Who Framed Roger Rabbit? [Part Two]: I'd Murder Him, Too.
Welcome to our second part as we look into 1988’s “Who Framed Roger Rabbit?”.
Last week we took a deep dive into exactly how the movie was made and where it came from. This week we’re taking a brief look at other elements before we head into our walk-through.
First, Aly lets us all know some fun information about the music and casting for this film. There are some pretty interesting names who were considered before Christopher LLoyd and Bob Hoskins took the leads.
Sarrah tells us all the different awards that this movie received, and what the reviews were (spoiler: pretty much all good. Who’da thunk?)
Then Aly takes us into modern day Roger Rabbit. Where is he? What is he doing now?
Well, if you take a look below you can see some of the original attractions featuring Roger and his friends at Hollywood Studios in the 1980’s and early 90’s. There was an entire store dedicated to Roger, and it mainly included photo ops and a nifty green screen photo booth.
Recently, Hollywood Studios had a few Roger Rabbit nods, including the two photos below taken by Aly on her last visit to the park (4 years ago and before it went through massive construction). You can see the Maroon Studios billboard featuring Roger Rabbit, Baby Herman, and Jessica. Not to mention the Valiant Private Eye window next to Roger’s blinds cutout.
So now that you’ve seen where we’re at now, let’s head back in time and join our friends in old school Hollywood and Toon-Town!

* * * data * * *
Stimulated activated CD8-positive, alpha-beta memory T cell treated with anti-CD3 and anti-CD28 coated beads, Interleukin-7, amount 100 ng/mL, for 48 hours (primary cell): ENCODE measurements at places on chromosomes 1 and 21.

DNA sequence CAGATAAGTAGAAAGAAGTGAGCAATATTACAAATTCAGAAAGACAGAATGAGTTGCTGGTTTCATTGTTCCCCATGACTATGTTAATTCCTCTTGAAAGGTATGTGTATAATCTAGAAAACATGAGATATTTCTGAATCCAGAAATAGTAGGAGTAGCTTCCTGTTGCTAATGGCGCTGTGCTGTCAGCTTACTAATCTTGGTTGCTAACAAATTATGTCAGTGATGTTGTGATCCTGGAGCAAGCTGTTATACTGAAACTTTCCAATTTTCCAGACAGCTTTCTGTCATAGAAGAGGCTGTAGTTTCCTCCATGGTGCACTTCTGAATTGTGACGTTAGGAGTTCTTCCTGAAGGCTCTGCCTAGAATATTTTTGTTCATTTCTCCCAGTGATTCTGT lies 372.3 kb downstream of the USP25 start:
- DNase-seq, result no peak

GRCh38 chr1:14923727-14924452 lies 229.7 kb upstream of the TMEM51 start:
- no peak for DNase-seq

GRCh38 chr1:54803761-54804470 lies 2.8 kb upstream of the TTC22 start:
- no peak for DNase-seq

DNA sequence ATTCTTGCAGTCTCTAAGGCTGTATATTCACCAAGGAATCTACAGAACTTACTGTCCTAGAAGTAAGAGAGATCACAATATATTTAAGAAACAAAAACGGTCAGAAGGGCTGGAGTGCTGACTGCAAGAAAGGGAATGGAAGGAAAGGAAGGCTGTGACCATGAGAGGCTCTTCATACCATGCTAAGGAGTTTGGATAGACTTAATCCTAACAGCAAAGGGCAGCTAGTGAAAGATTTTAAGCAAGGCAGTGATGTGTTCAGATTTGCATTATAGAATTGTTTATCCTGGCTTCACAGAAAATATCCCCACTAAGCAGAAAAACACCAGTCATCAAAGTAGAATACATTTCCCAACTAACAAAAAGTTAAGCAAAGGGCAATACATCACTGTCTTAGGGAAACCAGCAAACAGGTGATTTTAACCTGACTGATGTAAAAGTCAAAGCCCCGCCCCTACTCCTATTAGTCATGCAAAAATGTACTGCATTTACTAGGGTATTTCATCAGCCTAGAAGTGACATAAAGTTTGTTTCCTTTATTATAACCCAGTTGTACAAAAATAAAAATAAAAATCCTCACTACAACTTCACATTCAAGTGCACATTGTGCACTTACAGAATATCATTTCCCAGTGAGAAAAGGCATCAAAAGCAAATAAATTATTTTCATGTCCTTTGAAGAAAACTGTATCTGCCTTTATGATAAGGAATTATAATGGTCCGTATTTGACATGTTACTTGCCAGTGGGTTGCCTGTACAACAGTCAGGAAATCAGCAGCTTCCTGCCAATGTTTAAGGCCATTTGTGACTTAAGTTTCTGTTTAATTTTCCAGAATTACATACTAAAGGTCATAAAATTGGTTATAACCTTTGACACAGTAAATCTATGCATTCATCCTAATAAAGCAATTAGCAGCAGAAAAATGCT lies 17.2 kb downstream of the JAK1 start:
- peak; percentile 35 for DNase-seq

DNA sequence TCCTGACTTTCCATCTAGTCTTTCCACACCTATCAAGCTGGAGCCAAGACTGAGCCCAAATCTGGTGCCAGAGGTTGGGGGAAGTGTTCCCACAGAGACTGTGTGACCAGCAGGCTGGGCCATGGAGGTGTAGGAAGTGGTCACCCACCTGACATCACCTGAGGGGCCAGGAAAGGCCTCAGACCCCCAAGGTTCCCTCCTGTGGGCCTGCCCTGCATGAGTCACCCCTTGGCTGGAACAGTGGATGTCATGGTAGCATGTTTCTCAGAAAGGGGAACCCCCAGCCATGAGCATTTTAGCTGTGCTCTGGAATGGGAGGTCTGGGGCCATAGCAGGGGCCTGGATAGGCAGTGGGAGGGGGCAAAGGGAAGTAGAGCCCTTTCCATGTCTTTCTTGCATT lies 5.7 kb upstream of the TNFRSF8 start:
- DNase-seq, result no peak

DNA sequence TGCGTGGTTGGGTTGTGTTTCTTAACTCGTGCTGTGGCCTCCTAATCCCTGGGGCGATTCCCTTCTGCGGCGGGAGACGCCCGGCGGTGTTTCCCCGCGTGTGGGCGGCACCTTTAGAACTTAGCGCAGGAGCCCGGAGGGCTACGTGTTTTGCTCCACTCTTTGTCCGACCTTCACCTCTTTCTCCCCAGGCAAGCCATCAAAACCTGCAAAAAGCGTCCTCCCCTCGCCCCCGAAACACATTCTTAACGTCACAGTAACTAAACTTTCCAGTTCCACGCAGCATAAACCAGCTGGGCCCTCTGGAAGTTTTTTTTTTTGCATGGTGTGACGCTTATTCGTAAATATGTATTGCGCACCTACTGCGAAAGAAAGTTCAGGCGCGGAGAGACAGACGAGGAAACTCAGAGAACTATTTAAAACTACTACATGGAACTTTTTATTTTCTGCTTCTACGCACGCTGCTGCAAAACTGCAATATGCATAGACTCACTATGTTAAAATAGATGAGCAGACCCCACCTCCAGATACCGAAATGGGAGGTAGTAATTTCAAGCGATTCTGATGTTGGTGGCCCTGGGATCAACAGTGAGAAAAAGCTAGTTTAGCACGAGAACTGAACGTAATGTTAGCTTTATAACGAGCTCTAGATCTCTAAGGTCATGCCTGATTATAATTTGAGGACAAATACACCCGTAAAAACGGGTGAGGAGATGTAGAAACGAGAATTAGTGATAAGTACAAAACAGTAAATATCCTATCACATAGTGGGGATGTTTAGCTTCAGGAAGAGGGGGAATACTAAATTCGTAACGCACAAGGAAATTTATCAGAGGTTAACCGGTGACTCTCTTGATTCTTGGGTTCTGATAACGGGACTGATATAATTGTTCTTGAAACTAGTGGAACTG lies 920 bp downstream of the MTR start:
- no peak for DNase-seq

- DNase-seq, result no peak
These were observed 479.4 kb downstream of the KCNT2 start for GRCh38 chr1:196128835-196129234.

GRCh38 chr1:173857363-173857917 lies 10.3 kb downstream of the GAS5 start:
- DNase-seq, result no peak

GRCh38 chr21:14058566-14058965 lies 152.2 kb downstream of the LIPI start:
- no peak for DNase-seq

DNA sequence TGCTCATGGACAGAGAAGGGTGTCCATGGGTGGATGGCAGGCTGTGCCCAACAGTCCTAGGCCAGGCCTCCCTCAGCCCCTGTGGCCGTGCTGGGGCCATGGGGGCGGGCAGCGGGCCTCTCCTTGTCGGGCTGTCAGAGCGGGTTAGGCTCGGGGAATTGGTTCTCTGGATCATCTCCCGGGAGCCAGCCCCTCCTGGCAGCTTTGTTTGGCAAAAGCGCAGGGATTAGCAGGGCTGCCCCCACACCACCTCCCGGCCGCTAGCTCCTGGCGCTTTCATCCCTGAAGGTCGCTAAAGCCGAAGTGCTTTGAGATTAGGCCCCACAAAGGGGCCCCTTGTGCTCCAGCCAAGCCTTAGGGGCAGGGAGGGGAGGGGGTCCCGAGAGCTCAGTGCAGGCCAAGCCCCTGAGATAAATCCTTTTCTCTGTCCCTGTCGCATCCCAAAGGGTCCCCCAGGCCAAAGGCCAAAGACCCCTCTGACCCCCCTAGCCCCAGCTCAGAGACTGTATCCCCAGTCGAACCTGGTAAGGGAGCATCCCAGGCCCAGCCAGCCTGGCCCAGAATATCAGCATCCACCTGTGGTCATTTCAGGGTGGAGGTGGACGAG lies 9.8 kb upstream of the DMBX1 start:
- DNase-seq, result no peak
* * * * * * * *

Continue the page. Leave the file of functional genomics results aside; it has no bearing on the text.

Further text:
Star Rating for ‘Who Framed Roger Rabbit?’:
Voice Cast: Full Star - You just can’t argue with the casting. From Fleischer being so dedicated he dressed as Roger onset, to the immense amount of detail and character each actor brought to their roles. Roger had one part in one movie, and he’s still a pretty decently sized member of the Disney canon, and that’s all thanks to the talent behind his voice (and his animators!).
Music and Songs: Half Star - We fought on this one. But Sarrah is ultimately right. The score is beautiful and does exactly what it needs to do, the old school sax solos are a great touch. But the actual songs aren’t memorable, and the last one is just downright annoying.
Animation: Full Star - Williams did his thing and he did it right. There’s a reason he got a special Oscar nod for his work on this film. While some parts may look dated, there’s no denying that they achieved what must have seemed impossible at the time. It does hold up overall, and that’s a major achievement!
Story: Full Star - Not only was the original novel compelling and completely unique, but the screenwriters (with Gary K. Wolf on board) were able to take a complicated plot and streamline it into something that celebrated the novel but was something new and fun. It’s a smart script and we stand by it.
Style: Full Star - It’s got great style! Somehow they were able to take all of the different animated characters from different studios and creators and make it all work in one film without looking messy or Disney-fying everyone. It has a great film-noir feel that we haven’t seen yet, and is the best example of animation combined with live-action to date. Sorry Space Jam!